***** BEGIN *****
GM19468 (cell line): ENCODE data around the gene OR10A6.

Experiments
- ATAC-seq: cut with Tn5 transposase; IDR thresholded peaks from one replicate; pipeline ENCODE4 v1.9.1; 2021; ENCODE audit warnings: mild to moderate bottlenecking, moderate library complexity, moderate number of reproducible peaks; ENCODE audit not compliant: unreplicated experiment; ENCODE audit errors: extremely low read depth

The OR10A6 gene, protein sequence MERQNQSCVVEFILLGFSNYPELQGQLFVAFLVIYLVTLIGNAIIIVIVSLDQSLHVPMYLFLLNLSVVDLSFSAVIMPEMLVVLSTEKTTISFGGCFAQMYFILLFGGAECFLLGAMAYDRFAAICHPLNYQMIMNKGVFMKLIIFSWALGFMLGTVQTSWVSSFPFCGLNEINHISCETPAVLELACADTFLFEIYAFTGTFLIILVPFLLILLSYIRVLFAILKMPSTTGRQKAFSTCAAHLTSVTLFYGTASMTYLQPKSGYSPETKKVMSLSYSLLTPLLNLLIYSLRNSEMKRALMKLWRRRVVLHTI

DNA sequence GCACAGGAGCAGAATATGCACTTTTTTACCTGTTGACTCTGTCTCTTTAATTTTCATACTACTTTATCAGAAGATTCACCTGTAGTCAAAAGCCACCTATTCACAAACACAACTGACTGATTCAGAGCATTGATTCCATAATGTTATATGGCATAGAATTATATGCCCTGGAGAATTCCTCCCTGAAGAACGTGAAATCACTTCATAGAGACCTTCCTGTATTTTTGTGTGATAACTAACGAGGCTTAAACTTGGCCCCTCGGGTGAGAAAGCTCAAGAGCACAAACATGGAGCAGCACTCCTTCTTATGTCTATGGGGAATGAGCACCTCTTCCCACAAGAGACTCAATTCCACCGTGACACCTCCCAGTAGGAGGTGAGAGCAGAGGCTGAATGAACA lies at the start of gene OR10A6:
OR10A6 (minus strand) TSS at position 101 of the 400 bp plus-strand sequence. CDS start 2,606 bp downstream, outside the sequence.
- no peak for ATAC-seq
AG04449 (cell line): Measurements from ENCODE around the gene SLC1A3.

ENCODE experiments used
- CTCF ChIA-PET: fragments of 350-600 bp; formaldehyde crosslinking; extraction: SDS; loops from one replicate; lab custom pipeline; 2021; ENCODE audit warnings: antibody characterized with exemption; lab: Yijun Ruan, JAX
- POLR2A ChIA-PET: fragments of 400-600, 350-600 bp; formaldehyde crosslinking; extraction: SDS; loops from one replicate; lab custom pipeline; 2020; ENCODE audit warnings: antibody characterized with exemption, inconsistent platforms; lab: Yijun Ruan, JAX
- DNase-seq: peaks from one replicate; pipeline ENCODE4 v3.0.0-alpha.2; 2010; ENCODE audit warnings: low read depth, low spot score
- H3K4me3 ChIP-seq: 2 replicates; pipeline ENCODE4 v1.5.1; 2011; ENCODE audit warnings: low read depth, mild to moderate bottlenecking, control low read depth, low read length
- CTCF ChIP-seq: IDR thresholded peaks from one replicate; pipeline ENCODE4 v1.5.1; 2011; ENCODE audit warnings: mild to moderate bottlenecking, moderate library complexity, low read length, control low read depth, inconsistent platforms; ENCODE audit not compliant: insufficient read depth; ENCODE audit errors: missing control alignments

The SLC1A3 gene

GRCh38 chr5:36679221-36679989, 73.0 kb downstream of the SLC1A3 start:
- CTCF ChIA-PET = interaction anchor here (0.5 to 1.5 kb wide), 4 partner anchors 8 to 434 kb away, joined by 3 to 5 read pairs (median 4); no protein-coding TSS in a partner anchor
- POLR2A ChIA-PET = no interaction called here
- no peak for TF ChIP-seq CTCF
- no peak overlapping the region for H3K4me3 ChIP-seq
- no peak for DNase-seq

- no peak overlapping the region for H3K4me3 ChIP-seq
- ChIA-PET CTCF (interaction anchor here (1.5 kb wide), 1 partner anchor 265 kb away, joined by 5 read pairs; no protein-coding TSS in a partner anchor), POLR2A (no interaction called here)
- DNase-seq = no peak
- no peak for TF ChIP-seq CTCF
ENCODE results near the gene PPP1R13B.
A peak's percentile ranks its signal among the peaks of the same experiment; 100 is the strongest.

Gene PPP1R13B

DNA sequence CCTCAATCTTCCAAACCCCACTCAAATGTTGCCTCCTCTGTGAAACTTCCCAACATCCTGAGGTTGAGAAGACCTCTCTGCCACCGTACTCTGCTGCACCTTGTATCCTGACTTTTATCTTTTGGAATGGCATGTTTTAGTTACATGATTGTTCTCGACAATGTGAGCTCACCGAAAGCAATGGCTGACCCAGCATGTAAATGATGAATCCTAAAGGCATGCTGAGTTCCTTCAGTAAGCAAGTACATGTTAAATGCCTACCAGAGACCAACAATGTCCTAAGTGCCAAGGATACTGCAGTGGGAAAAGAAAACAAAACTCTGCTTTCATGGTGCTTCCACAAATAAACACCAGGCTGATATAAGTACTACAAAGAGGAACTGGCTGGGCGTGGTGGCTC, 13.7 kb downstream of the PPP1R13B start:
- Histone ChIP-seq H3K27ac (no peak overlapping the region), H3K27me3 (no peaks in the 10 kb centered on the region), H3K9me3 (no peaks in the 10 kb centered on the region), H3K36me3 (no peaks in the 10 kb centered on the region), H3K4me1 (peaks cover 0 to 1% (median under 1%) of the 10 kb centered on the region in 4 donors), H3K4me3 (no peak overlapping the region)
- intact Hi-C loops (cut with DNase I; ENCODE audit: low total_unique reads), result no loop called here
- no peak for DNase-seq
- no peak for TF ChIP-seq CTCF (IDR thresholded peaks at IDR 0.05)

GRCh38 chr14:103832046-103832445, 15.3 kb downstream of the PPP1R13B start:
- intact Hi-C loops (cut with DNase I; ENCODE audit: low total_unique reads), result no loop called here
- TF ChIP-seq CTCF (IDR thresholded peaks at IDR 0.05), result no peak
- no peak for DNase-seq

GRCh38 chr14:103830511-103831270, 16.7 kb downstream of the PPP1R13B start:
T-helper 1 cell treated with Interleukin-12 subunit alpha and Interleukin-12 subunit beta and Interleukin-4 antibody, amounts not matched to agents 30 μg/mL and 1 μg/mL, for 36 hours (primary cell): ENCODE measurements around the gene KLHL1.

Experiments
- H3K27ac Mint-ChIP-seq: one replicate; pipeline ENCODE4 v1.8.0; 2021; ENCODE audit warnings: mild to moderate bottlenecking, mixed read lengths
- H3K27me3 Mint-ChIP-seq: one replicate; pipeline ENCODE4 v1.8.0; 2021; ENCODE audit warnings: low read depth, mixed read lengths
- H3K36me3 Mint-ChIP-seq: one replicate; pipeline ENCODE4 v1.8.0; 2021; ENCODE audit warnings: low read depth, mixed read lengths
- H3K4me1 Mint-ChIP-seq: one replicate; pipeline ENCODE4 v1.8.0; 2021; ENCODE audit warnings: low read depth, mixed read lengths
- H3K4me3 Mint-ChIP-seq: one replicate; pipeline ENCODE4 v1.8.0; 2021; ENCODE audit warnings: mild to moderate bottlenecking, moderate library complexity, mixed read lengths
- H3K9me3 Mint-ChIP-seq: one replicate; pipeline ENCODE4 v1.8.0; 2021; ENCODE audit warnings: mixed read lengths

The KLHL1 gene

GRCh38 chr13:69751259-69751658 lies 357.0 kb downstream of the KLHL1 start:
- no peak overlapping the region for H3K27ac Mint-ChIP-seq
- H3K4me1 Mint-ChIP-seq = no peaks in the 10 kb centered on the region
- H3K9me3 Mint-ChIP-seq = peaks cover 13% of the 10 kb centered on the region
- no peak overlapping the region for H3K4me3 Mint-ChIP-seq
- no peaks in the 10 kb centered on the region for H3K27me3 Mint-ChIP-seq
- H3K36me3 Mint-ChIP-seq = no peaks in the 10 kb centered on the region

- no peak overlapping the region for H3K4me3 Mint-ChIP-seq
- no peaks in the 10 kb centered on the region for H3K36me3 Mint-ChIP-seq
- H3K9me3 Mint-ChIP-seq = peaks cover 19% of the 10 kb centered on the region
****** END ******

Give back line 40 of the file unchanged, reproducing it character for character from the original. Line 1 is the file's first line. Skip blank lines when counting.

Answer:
Experiments